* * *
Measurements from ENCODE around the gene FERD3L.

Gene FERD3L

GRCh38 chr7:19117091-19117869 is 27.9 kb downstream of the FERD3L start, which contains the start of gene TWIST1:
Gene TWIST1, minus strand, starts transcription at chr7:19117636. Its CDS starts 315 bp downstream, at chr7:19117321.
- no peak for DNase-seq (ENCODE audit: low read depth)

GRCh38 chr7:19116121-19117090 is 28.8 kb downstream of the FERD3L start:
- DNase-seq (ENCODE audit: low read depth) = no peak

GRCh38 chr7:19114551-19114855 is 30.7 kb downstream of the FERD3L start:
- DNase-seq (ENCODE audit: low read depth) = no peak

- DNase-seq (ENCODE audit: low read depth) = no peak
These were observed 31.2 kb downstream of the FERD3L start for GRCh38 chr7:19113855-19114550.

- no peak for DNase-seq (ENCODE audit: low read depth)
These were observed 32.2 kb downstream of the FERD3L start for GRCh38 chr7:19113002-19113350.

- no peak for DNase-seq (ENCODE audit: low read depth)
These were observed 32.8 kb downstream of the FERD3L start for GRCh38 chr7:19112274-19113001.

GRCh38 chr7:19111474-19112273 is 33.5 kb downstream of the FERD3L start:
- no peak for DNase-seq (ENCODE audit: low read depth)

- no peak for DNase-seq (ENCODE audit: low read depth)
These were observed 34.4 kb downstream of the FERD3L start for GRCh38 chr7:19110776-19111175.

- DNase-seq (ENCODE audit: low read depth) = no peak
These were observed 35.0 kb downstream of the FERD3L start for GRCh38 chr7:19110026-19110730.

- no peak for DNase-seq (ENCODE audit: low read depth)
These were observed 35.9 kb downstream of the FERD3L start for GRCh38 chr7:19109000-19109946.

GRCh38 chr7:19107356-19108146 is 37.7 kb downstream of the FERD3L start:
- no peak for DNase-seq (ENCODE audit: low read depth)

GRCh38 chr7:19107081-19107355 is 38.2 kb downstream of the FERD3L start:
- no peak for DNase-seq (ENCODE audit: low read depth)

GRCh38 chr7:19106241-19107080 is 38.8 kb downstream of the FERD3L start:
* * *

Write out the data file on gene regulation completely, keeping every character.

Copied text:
Measurements from ENCODE around the gene FERD3L.

Gene FERD3L

GRCh38 chr7:19117091-19117869 is 27.9 kb downstream of the FERD3L start, which contains the start of gene TWIST1:
Gene TWIST1, minus strand, starts transcription at chr7:19117636. Its CDS starts 315 bp downstream, at chr7:19117321.
- no peak for DNase-seq (ENCODE audit: low read depth)

GRCh38 chr7:19116121-19117090 is 28.8 kb downstream of the FERD3L start:
- DNase-seq (ENCODE audit: low read depth) = no peak

GRCh38 chr7:19114551-19114855 is 30.7 kb downstream of the FERD3L start:
- DNase-seq (ENCODE audit: low read depth) = no peak

- DNase-seq (ENCODE audit: low read depth) = no peak
These were observed 31.2 kb downstream of the FERD3L start for GRCh38 chr7:19113855-19114550.

- no peak for DNase-seq (ENCODE audit: low read depth)
These were observed 32.2 kb downstream of the FERD3L start for GRCh38 chr7:19113002-19113350.

- no peak for DNase-seq (ENCODE audit: low read depth)
These were observed 32.8 kb downstream of the FERD3L start for GRCh38 chr7:19112274-19113001.

GRCh38 chr7:19111474-19112273 is 33.5 kb downstream of the FERD3L start:
- no peak for DNase-seq (ENCODE audit: low read depth)

- no peak for DNase-seq (ENCODE audit: low read depth)
These were observed 34.4 kb downstream of the FERD3L start for GRCh38 chr7:19110776-19111175.

- DNase-seq (ENCODE audit: low read depth) = no peak
These were observed 35.0 kb downstream of the FERD3L start for GRCh38 chr7:19110026-19110730.

- no peak for DNase-seq (ENCODE audit: low read depth)
These were observed 35.9 kb downstream of the FERD3L start for GRCh38 chr7:19109000-19109946.

GRCh38 chr7:19107356-19108146 is 37.7 kb downstream of the FERD3L start:
- no peak for DNase-seq (ENCODE audit: low read depth)

GRCh38 chr7:19107081-19107355 is 38.2 kb downstream of the FERD3L start:
- no peak for DNase-seq (ENCODE audit: low read depth)

GRCh38 chr7:19106241-19107080 is 38.8 kb downstream of the FERD3L start: